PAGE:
There are several sub-topics under roster construction. Here are a few:

Still supporting Evan Neal

Second-year right tackle Evan Neal has experienced a second consecutive difficult season after having been the No. 7 overall pick in the 2022 NFL Draft. He missed time during training camp with a concussion, missed Weeks 7 and 8 with an ankle injury, returning in Week 9 and has now missed the last three games with an ankle injury.

Neal played poorly as a rookie and that has continued into his 2023 season. Neal is ranked No. 62 among 63 qualifying offensive tackles graded by Pro Football Focus this season.

“Evan needs to play better. He knows that,” Schoen said.

A move inside to guard, though, does not appear to be imminent. The GM said Monday he doesn’t believe the Giants are at a point with Neal where a position switch is needed.

“I went back and watched the Alabama stuff [tape]. The kid can play. We just gotta get him to be more consistent,” Schoen said. “I’ve got a lot of confidence in Evan. He’s a hard worker. It’s killing him right now to be out there. He’s missing some valuable reps in year two, but as soon as he is healthy again, he’s scratching and clawing to get back. We’re looking forward to getting back there. But, he knows there’s some things he can do better and, that’s what we expect from him.”

Why the offensive line hasn’t been good

“Andrew Thomas getting hurt the first series of the season. I mean, that doesn’t help when you lose an All-Pro left tackle. think we have, through 11 weeks, we had nine different starting o-line combinations, which is the second-most in 15 years. We have 21 different o-line combinations, which is the fourth-most in 15 years. So, we were down to our fifth and sixth offensive offensive tackles. It’s, it’s hard to prepare for that.”

Schoen went back to roster construction and allocation of resources in discussing how the line was built.

“We won 10 games with the same offensive line last year, with the exception of John Michael Schmitz ... We inserted him for, [Nick] Gates went on to Washington, [Jon] Feliciano went on to San Francisco. So again, we ran it back with the same guys we thought John Michael would be an upgrade in there, which he’s done a good job for us.

“As you’re building this was it more weapons for Daniel? Was it outside backers? Was it corner? We’re trying to build this thing, we want instant gratification and instant results. There’s an element of patience as you build it and try to build it the right way, and you can’t address everything overnight and we’re gonna continue to work on it. And I do believe in building it up front and offensive line’s important and probably didn’t play as well as we needed to early on.”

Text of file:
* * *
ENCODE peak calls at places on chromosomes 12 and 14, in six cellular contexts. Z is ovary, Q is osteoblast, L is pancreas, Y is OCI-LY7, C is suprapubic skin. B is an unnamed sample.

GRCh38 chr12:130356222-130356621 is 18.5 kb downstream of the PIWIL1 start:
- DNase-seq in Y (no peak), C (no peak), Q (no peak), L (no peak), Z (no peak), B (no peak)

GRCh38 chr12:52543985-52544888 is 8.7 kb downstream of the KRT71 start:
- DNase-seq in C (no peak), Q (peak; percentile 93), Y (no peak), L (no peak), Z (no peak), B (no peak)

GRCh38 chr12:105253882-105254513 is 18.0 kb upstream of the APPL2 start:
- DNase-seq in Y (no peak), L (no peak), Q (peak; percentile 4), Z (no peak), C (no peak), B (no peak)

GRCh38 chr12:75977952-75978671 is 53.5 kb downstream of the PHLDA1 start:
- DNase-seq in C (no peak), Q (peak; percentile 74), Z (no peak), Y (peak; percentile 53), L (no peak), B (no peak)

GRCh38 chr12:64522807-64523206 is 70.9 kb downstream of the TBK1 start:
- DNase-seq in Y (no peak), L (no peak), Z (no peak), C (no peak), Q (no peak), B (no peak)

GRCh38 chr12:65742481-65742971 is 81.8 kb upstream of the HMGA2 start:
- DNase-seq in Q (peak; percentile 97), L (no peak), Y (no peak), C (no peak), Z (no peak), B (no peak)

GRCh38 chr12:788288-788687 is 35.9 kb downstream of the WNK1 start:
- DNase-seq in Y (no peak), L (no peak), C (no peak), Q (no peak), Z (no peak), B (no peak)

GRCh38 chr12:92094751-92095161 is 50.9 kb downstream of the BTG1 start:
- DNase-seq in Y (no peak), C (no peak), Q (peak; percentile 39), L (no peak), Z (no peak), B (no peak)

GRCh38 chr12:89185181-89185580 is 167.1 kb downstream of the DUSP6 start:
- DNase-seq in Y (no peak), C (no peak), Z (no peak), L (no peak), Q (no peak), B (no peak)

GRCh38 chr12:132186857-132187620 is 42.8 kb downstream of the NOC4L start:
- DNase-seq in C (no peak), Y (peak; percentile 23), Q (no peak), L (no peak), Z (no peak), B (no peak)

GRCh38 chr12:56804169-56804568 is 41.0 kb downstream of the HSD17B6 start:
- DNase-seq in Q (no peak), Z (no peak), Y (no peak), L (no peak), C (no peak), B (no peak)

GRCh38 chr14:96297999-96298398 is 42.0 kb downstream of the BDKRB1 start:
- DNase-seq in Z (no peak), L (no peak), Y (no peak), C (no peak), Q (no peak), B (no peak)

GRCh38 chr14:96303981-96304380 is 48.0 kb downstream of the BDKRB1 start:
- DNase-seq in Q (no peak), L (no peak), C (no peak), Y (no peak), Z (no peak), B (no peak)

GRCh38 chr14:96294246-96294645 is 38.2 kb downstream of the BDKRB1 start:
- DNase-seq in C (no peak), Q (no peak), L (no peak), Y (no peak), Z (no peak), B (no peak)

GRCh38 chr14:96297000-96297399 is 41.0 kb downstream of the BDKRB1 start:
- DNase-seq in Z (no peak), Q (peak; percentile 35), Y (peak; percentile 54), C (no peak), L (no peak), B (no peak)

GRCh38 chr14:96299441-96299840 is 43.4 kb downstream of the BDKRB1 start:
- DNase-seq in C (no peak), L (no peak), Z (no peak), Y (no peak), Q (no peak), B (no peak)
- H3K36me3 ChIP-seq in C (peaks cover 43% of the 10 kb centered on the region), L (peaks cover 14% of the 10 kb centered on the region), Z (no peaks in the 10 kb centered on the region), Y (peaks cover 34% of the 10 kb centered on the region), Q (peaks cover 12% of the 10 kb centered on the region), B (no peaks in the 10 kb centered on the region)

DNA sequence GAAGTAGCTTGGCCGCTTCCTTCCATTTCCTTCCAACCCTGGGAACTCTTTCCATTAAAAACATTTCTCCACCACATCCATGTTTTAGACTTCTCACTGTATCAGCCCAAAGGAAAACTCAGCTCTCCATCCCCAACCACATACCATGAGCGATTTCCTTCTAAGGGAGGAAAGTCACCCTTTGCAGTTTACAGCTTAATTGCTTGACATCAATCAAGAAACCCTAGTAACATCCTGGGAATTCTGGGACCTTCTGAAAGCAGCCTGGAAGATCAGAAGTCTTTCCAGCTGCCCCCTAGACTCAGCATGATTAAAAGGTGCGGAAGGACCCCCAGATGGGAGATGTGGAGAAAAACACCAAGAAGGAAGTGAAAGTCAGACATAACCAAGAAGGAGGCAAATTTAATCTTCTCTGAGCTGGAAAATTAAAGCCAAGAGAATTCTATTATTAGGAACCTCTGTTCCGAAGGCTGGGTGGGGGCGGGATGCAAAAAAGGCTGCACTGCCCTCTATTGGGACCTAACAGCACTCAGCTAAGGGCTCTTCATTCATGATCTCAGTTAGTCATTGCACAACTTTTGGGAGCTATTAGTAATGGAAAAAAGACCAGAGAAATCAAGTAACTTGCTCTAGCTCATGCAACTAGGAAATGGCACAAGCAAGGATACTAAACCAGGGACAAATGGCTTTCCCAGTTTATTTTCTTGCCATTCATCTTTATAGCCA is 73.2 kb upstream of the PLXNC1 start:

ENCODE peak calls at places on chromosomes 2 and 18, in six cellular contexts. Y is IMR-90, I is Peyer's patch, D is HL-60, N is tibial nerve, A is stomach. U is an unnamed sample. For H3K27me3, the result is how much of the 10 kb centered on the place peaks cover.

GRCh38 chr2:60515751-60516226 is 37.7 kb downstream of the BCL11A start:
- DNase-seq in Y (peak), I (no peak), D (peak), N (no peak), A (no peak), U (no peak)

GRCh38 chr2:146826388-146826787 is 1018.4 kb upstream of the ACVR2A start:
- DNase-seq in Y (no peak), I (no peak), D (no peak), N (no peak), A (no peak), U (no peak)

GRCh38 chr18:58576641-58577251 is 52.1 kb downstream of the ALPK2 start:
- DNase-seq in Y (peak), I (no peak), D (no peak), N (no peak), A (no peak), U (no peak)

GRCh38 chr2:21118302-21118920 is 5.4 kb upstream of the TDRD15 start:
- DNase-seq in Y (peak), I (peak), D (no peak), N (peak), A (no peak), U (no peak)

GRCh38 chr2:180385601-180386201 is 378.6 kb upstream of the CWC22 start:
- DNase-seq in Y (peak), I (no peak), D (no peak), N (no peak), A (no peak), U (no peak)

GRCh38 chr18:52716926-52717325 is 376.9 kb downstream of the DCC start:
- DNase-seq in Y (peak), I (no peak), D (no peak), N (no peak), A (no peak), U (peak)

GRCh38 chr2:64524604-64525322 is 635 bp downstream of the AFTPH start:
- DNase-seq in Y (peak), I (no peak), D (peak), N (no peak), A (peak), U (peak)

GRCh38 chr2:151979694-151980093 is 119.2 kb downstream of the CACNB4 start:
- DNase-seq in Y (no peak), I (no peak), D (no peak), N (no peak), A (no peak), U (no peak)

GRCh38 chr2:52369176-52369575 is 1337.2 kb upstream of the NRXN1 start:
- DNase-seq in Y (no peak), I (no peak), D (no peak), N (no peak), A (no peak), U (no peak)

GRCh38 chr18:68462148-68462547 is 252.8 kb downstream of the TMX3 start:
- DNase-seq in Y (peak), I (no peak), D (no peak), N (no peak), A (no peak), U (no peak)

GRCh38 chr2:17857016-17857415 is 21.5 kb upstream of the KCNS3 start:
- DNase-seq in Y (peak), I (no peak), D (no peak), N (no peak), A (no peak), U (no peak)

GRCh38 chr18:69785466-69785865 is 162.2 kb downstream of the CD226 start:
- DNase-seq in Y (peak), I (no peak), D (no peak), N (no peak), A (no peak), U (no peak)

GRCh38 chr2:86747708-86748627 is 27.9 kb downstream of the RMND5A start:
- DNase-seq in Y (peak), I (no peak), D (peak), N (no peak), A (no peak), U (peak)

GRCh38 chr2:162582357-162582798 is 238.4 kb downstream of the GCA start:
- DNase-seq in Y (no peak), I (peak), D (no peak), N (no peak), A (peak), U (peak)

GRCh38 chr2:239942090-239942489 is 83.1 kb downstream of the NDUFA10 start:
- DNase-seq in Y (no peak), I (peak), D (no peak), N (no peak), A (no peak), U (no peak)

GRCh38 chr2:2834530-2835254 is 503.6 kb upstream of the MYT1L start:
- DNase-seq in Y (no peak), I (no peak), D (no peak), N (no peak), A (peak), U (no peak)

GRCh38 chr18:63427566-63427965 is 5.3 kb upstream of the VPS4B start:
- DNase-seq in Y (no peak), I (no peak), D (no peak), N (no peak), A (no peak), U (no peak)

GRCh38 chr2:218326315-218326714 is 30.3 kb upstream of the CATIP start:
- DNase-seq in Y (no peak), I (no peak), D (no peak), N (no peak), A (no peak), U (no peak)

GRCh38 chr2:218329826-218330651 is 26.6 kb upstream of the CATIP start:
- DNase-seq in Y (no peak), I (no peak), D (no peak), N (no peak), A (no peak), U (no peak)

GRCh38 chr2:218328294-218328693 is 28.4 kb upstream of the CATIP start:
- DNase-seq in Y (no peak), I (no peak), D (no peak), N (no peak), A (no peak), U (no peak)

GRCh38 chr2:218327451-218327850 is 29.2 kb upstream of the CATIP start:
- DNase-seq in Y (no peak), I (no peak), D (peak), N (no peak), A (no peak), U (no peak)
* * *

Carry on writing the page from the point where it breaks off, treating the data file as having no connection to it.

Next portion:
Eric Gray as punt and kickoff returner

Schoen said the team’s struggles with rookie fifth-round pick Eric Gray as a returner early in the season are “on me.”

“We tried to address the punt return, we knew it was an issue,” Schoen said. “And the draft, some of the guys we liked went probably higher than where we deemed you take a guy. Eric had done it at Tennessee and he did it at Oklahoma. And we were comfortable, the coaches were comfortable going into the regular season based off what we were seeing.”

Schoen acknowledged keeping veteran wide receiver/punt returner Jamison Crowder was a consideration, but they didn’t feel there was roster space for him.

“I know Crowder’s having success in Washington,” Schoen said. “We kept seven receivers. We couldn’t keep eight. Do the math, who do you move on from if you kept Crowder? So there were some moving parts in there.”

Ownership support

Schoen admitted the Giants are “not where we want to be right now,” but insisted he and Daboll still have the support of ownership.

“Absolutely. We have constant communication with the Mara family, the Tisch family, and articulate the plan. They’re all on board with it,” Schoen said. “As much as it hurts to go through this there are a lot of young players who are getting a valuable experience and another offseason, another draft, we’ll continue to build it and the communication is very helpful. The fact that, John Mara is here on a daily basis, we can explain the why while we’re doing things, how we’re gonna do ‘em, and they’re in the loop and they’re on board.”